Over the weekend, the United States Holocaust Memorial Museum will celebrate its 20th birthday. In a massive event hosted by former President Bill Clinton and Elie Wiesel, the museum’s founding chairman, the institution will pay tribute to Holocaust survivors and World War II veterans as well as specifically honor two guests: Susan Eisenhower and Władysław Bartoszewski.
The first honoree should be familiar: Susan Eisenhower as the granddaughter of Gen. Dwight D. Eisenhower represents the American effort in World War II that repelled the Nazi advance and ultimately saved the world from Hitler’s effort. It is this aspect of the commemoration and the museum itself that led some to question its mission. Notably among them was Nextbook’s Jonathan Rosen, who wrote at the time:
As someone whose paternal grandparents died in the Holocaust, I should perhaps feel a kind of grim satisfaction that the story of what happened to them and millions more would now be a permanent part of American culture.
But the dual mission the museum planners have juggled – documenting a specific tragedy rooted in Jewish and European particularity and, at the same time, creating a universal symbol of suffering available for American adaptation – continues to trouble me.
There are so many deep religious currents lurking beneath the surface of commemorating the Holocaust that the tension between those two ends seems unresolvable.
The memory of the Holocaust must be preserved and taught and commemorated, but grafting that mission onto the role of the government, inserting that obligation into American culture, seems inappropriate. I fear it will distort as much as it preserves.
The second honoree is less well-known, but shouldn’t be. Władysław Bartoszewski, an academic, activist, dignitary, two-time foreign minister of Poland, and the recipient of countless prestigious awards across the world, embodies something else entirely: the responsibility of humankind to save itself from its own shadow. Our own David Samuels interviewed Bartoszewski last week in Warsaw and described his heroism in his fight to save thousands of lives.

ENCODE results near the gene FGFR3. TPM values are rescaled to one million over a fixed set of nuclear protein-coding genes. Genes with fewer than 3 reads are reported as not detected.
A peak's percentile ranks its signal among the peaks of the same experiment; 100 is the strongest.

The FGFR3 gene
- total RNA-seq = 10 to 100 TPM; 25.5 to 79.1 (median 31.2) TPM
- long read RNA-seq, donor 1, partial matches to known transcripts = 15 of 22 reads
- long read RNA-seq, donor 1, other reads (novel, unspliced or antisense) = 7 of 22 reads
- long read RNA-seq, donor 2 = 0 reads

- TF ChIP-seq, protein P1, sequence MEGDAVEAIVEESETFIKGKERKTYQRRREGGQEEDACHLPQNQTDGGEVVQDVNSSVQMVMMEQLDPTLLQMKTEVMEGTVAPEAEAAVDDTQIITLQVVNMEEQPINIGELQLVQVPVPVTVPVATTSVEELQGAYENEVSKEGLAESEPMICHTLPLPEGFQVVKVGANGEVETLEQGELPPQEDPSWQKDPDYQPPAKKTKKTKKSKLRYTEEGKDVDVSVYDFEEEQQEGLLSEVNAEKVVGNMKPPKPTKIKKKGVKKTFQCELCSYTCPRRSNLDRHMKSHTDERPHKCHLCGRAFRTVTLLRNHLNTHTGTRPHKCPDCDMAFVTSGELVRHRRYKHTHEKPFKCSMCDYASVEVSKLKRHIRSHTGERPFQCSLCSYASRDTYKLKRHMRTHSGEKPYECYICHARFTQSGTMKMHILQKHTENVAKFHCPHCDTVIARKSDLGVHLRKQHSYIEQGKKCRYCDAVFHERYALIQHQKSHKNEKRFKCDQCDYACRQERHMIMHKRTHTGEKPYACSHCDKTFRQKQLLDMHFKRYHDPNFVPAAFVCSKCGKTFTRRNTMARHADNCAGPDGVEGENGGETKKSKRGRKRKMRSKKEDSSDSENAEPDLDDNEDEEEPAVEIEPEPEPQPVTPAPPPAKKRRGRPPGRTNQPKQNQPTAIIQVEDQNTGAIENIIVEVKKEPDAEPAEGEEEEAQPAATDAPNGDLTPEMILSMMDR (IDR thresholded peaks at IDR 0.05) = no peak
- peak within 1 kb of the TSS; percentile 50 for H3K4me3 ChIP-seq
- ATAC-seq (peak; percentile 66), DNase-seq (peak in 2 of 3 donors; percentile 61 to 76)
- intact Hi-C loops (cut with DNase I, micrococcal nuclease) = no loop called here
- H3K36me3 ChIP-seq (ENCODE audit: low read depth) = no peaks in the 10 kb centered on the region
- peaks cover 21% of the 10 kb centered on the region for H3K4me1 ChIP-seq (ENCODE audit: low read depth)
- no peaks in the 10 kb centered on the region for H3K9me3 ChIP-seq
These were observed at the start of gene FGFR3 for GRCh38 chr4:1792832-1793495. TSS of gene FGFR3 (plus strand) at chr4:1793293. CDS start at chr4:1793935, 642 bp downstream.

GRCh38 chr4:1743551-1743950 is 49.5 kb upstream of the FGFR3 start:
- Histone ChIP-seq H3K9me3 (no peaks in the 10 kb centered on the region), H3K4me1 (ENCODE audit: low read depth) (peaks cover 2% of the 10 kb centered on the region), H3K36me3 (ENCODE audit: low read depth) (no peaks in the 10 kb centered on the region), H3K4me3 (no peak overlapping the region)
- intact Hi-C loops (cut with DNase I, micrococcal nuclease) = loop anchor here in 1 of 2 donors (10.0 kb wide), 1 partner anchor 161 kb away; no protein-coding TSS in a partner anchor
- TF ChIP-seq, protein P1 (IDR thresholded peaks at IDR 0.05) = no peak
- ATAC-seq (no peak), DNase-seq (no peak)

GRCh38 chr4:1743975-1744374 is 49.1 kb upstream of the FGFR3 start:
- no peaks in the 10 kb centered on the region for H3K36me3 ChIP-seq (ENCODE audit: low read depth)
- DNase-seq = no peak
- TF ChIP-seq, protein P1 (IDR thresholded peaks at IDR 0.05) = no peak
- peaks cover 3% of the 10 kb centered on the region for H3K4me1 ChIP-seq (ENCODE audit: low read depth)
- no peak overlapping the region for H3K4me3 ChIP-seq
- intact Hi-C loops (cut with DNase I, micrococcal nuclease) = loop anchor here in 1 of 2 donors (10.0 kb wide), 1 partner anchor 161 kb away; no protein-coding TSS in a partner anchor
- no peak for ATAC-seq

But none of Bartoszewski’s achievements seem particularly difficult or daunting when compared to the raw courage he displayed as a young man during World War II. Thrown into Auschwitz at the age of 18, he spent over a year as a Polish Catholic prisoner in the infamous Nazi concentration camp before being released thanks to the intervention of the Red Cross. After his release, he became involved in the work of the Polish underground and became the key member of the Council to Aid Jews (better known as Żegota), whose unique and daring work helped to save thousands of Jews from certain death during the Holocaust in Poland. As a member of Żegota, Bartoszewski served as the key liaison with Adolf Berman and Leon Feiner, the council’s two Jewish members who lived in hiding on the so-called Aryan side of Warsaw, and also helped to prepare Jan Karski’s famous 1942 report to the British government revealing the existence of extermination camps in Poland. In 1965, Bartoszewski was recognized as one of the “Righteous Among Nations” by Yad Vashem.
Perhaps nothing typifies the need to honor a man like Bartoszewski than the history of the museum itself. It sits at 100 Raoul Wallenberg Place, the only street in the nation’s capital named for a non-American. Likely paying for its life by doing so, Wallenberg saved the lives of countless Hungarian Jews including Tom Lantos, who would become the only Holocaust survivor to serve in Congress.
The virtue of a stranger risking his or her life to save the lives of others is also embodied by Stephen Tyrone Johns, the Holocaust Memorial Museum guard who was fatally shot when a white supremacist entered the museum wielding a rifle and began shooting. This happened in 2009.
Related: Q&A: Władysław Bartoszewski [Tablet]
Americanization Of The Holocaust Is A Misguided Effort [NYT]